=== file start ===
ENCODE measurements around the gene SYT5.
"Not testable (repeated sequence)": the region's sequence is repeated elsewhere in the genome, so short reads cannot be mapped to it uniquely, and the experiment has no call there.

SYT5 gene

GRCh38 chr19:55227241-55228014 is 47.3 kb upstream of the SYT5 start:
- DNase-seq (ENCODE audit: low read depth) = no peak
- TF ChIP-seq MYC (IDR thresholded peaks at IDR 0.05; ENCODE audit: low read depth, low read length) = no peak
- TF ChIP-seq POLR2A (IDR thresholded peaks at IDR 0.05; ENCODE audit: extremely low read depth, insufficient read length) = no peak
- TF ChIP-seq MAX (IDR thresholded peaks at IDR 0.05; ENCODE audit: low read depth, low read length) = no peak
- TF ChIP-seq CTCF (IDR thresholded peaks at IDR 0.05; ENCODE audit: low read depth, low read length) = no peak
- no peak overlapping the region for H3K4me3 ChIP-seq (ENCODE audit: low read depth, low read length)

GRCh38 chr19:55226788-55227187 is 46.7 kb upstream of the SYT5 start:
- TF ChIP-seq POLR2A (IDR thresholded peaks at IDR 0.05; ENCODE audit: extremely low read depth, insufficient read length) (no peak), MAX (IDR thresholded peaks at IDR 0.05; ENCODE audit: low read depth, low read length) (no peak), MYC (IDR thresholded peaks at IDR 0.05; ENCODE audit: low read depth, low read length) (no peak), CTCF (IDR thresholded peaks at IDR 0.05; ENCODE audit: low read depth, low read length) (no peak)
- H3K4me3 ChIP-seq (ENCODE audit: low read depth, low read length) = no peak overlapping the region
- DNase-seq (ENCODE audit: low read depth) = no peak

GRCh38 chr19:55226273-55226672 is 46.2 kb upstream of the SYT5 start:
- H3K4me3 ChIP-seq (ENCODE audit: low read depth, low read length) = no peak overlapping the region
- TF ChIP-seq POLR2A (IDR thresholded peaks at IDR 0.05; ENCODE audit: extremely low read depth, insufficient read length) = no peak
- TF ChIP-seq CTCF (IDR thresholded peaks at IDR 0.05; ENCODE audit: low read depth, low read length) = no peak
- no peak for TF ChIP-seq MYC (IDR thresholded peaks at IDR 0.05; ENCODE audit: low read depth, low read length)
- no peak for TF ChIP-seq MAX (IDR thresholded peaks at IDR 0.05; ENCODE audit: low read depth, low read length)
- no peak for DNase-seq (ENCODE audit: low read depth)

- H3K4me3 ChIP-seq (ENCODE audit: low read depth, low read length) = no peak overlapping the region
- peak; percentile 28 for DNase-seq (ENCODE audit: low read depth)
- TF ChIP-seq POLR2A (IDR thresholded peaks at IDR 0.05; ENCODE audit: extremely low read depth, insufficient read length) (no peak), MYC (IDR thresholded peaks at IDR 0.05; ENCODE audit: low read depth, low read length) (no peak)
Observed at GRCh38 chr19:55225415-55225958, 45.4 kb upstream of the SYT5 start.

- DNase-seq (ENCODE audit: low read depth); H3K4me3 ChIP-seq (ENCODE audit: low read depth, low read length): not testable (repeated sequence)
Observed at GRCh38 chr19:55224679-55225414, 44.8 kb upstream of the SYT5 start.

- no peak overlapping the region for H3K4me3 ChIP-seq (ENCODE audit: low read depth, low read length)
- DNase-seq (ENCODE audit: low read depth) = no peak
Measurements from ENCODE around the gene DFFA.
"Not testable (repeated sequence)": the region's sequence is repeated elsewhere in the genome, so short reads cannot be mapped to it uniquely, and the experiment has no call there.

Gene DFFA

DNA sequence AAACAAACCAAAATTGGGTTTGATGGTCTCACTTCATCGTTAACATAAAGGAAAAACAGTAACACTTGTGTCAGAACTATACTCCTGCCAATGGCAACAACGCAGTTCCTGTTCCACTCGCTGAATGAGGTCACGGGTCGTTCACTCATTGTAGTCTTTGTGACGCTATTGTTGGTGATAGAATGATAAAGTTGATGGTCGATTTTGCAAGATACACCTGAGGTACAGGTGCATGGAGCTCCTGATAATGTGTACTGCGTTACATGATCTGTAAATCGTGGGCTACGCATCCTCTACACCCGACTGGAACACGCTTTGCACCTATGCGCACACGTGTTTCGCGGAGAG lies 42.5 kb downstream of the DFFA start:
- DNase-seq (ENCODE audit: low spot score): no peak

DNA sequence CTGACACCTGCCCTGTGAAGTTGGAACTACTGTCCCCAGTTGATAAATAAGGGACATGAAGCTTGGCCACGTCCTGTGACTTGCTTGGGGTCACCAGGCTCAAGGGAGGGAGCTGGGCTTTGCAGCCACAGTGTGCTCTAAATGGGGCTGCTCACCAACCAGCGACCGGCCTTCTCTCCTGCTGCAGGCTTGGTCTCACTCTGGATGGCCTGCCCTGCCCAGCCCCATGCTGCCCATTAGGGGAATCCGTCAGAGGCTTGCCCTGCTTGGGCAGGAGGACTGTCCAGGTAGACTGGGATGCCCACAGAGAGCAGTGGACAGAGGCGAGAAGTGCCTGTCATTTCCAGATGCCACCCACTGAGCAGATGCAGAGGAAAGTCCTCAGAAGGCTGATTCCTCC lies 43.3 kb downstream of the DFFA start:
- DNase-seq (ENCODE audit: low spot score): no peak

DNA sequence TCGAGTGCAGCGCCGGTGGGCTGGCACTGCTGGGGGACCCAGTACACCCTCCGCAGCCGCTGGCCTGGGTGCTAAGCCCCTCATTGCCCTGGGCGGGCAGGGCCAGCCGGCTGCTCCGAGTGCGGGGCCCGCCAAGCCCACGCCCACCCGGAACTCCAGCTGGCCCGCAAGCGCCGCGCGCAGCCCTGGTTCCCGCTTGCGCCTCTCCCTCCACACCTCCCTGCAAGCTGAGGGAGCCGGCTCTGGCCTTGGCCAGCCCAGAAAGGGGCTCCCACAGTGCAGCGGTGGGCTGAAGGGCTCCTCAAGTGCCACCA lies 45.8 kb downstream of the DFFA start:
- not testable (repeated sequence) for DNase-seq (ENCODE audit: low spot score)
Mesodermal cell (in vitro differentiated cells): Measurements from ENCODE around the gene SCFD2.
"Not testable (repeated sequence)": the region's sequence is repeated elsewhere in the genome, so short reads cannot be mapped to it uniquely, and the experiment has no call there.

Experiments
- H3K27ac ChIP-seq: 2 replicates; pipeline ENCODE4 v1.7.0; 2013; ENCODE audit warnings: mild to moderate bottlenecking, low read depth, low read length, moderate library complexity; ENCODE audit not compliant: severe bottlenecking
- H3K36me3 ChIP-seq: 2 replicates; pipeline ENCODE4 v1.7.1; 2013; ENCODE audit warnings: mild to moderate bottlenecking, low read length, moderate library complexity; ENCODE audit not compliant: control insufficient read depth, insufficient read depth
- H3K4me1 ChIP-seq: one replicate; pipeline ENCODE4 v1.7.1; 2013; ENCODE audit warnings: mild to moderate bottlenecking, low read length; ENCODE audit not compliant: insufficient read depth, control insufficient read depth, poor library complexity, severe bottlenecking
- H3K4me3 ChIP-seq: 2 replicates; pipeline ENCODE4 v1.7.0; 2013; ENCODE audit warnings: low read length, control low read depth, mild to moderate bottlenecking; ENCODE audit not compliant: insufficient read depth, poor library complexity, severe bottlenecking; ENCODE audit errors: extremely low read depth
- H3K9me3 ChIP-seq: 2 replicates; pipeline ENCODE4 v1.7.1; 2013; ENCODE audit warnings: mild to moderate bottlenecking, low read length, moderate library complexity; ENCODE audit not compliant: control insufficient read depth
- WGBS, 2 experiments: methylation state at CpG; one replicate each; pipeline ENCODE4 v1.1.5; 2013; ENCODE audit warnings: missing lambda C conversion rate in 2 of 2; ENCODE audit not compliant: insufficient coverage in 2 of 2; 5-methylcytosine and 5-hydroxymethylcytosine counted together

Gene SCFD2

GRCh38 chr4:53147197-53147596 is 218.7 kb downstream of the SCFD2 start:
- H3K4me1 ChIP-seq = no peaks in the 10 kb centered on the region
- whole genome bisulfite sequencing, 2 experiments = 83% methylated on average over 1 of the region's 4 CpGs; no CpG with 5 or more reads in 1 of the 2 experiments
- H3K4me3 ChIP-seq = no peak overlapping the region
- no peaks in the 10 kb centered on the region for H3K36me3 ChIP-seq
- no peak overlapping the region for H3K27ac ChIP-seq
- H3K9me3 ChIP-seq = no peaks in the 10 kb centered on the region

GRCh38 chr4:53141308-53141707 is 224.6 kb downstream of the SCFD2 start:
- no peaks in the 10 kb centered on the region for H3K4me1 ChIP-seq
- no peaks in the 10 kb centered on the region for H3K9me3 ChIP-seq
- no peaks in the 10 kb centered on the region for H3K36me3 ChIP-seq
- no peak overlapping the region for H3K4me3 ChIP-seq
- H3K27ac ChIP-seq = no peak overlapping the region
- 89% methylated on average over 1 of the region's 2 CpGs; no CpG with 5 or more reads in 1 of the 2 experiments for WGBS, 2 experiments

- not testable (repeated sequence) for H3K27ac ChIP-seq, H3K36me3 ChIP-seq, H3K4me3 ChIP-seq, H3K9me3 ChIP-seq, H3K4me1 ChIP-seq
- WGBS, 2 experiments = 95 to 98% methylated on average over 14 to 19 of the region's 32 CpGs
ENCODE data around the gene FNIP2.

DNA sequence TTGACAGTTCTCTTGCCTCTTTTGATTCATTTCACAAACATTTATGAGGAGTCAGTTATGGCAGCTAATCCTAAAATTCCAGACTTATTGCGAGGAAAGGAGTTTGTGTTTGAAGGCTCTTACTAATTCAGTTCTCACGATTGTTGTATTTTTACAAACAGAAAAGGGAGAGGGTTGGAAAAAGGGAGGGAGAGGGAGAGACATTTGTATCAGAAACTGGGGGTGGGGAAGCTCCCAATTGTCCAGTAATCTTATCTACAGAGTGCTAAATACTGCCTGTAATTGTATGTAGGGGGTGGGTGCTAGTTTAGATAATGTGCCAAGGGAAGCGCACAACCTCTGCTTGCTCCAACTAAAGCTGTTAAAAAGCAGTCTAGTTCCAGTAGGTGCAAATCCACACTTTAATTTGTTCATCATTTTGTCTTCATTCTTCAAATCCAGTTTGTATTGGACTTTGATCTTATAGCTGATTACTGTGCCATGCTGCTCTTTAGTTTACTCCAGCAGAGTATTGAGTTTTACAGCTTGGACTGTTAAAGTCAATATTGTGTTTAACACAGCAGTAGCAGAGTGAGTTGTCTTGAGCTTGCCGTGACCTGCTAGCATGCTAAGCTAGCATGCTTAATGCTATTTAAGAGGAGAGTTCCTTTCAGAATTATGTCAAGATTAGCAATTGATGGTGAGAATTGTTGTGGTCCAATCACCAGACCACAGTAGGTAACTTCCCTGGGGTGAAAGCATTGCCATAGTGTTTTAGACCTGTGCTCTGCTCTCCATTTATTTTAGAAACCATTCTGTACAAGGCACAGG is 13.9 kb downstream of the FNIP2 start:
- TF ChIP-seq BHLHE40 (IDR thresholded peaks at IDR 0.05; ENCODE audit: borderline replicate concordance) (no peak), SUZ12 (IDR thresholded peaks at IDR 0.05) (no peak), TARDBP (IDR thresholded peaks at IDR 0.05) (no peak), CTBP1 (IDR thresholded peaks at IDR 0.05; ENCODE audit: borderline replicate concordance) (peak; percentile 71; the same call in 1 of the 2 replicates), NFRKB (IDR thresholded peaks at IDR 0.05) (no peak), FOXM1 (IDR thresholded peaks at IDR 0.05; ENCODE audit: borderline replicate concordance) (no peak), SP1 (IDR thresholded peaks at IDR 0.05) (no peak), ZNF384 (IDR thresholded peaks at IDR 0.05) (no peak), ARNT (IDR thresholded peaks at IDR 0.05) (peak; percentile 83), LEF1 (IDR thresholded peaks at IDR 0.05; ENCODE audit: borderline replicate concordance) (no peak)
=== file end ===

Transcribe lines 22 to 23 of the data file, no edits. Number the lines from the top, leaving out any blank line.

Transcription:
- H3K4me3 ChIP-seq (ENCODE audit: low read depth, low read length) = no peak overlapping the region
- peak; percentile 28 for DNase-seq (ENCODE audit: low read depth)